March 13th saw an important show of strength by workers in health, education, the civil service and public transport. Tens of thousands of workers showed they were prepared to fight the austerity agenda of Stormont and Westminster. In the weeks before the strike many workers and activists were concerned that it would be a one-off and not followed up by further serious action as the majority of union leaders would not support the idea of naming a second date for action. Instead they make vague commitments that March 13th would just be the start of the fight. Events since March 13th make it crystal clear that this was nothing more than empty rhetoric from some.
This unwillingness to fight was demonstrated clearly by the failure of NIC-ICTU (the co-ordinating body of the trade unions in Northern Ireland) to back a proposal from NIPSA to call a follow-up strike prior to the general election in order to maxImise pressure on politicians and to put the issue of Stormont austerity centre stage in the election. Instead, they have opted for a vague and unspecified commitment to consider further strike action in the autumn. This will allow Stormont ministers a free hand to implement cuts without opposition from a coordinated movement against austerity over the next six months.
Despite the lack of co-ordinated leadership, workers in certain sectors have shown they are prepared to struggle, with Translink workers taking a magnificent stand by organising a strike on May 6th. Ambulance staff – despite the bully-boy tactics used by management on March 13th – will be striking alongside them. Midwives are planning their first ever strike. NIPSA education and health workers have called for coordinated strikes on May 6th.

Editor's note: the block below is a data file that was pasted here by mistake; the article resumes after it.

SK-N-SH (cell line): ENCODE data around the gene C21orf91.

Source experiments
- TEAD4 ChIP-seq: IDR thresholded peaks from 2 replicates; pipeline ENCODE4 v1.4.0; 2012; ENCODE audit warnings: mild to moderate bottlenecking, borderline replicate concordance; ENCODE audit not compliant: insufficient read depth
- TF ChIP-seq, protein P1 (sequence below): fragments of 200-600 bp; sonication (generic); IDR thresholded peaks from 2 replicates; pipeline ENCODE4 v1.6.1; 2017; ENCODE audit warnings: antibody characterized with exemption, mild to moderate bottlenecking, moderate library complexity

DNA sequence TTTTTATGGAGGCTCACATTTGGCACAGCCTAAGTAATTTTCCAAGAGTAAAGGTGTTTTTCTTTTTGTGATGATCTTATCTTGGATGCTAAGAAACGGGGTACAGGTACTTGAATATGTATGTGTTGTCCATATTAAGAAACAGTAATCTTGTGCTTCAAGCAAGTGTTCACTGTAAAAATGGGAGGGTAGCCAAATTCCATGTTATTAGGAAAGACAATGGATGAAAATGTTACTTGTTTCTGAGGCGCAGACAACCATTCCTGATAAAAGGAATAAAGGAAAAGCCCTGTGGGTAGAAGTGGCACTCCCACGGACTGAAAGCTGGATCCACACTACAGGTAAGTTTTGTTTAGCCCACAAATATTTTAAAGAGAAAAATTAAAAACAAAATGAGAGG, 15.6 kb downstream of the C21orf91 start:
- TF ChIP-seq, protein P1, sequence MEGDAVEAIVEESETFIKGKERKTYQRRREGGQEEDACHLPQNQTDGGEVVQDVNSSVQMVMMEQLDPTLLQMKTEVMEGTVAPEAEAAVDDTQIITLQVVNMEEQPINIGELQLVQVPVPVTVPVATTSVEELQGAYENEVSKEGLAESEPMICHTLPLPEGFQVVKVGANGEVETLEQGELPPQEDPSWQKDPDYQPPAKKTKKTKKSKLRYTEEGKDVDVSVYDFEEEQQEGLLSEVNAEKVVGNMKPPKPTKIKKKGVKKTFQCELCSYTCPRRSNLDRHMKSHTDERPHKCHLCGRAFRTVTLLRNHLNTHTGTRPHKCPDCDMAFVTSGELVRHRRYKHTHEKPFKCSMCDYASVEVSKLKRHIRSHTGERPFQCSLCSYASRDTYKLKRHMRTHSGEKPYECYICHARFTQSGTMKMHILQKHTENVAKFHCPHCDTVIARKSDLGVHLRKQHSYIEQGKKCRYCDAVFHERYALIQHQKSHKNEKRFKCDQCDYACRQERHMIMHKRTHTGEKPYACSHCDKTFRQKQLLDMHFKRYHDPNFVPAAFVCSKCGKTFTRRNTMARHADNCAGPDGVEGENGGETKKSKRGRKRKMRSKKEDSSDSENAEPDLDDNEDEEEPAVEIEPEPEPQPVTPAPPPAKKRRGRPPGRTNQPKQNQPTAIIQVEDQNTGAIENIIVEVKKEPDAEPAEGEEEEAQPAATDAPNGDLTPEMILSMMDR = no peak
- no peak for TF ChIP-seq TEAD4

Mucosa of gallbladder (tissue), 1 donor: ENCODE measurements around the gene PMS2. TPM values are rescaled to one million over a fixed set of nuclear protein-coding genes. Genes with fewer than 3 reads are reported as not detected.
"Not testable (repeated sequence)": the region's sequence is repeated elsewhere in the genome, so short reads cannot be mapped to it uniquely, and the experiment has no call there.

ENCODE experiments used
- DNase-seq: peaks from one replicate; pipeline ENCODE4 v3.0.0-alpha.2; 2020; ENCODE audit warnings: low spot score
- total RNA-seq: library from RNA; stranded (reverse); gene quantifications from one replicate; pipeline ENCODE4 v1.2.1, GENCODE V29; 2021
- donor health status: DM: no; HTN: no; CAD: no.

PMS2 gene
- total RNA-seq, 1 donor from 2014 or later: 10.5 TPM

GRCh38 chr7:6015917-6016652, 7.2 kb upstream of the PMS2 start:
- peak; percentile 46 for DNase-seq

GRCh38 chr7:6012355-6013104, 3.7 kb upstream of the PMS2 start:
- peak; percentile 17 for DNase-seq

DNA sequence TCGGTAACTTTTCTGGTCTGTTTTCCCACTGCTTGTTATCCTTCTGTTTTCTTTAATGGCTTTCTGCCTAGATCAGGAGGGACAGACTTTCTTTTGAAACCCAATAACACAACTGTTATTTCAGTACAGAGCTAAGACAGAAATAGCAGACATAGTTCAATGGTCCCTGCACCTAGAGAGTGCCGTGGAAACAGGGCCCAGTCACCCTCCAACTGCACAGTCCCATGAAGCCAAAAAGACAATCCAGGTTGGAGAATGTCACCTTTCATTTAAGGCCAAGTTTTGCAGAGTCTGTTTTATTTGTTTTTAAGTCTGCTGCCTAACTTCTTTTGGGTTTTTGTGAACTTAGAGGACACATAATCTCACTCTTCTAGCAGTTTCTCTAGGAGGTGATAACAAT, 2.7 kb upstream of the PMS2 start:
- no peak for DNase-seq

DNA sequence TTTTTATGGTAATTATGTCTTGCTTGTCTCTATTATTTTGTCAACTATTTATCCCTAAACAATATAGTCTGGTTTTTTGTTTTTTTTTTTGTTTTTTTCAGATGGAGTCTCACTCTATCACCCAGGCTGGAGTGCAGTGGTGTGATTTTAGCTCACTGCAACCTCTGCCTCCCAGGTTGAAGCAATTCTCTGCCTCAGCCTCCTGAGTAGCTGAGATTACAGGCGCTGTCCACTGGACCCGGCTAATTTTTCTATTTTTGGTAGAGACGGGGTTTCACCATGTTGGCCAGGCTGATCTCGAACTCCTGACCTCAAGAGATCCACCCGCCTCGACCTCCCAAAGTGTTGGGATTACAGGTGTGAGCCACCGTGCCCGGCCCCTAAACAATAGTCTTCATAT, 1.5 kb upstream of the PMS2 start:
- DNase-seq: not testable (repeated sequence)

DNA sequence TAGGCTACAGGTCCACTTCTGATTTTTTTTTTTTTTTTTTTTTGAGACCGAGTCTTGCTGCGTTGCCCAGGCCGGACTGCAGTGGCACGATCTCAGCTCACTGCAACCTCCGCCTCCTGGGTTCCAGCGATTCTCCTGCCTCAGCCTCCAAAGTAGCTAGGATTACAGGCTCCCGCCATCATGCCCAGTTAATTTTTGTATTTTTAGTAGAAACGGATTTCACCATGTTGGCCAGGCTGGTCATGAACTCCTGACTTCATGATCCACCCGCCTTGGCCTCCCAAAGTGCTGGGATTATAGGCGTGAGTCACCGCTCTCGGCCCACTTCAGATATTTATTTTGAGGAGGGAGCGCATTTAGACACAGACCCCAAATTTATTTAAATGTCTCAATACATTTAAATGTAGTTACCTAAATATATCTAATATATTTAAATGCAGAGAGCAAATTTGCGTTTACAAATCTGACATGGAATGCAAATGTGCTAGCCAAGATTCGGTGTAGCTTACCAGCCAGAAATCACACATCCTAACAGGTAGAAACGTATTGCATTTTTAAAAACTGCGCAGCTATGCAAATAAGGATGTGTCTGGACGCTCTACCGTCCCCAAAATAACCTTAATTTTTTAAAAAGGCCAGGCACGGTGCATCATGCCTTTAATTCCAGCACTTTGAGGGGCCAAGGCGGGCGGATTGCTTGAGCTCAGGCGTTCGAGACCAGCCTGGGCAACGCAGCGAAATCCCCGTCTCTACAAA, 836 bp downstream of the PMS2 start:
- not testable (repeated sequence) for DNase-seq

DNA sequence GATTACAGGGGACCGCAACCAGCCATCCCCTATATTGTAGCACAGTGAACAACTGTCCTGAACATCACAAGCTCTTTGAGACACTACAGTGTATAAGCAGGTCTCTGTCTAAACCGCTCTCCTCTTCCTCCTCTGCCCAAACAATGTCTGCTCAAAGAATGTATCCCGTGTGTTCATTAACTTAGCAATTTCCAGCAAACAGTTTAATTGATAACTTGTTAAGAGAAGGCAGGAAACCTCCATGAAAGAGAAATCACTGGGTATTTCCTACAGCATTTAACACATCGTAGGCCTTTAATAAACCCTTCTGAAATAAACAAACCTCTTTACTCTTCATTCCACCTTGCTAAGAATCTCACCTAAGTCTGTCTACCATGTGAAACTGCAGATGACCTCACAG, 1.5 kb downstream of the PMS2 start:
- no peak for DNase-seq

In many cases, action short of strike has been planned, such as work-to-rules. While this can have an effect it is not a substitute for a serious campaign of strike action that can really rattle the politicians. The planned strike action at the start of May could have been even more significant had workers in the civil service been allowed to join the strike action. However, a motion put to NIPSA’s Civil Service Executive to call strike action alongside Translink workers was narrowly defeated. The motion was put forward by representative of NIPSA Broad Left – which the Socialist Party is part of – but opposed by members of NIPSA Unity, the right-wing grouping which holds a majority on the body.
The May strikes should be followed up with well organised meetings of activists in all public sector unions. This would allow the members and the activists who are on the frontline to decide where the campaign should go next in the aftermath of the election. It will allow the members to hold the leaders who have not been prepared to organise follow up strikes to account. What have the trade union leader got to fear from allowing members to decide where to next?
The late Bob Crow – former leader of the RMT transport union in Britain – once said “If you fight, you might lose. If you don’t fight, you will always lose.” Unfortunately, most of our trade union leader have been found wanting and are more concerned with defending a cosy relationship with sectarian austerity parties in Stormont than defending their members interests. Trade union activists who want to see a fight against austerity must get organised to force their leaders to take action and, if they refuse, replace them. The building of broad, left-wing activists groups in the unions can play an important role in transforming our trade unions into fighting, democratic organisations which reflect the wishes of their members.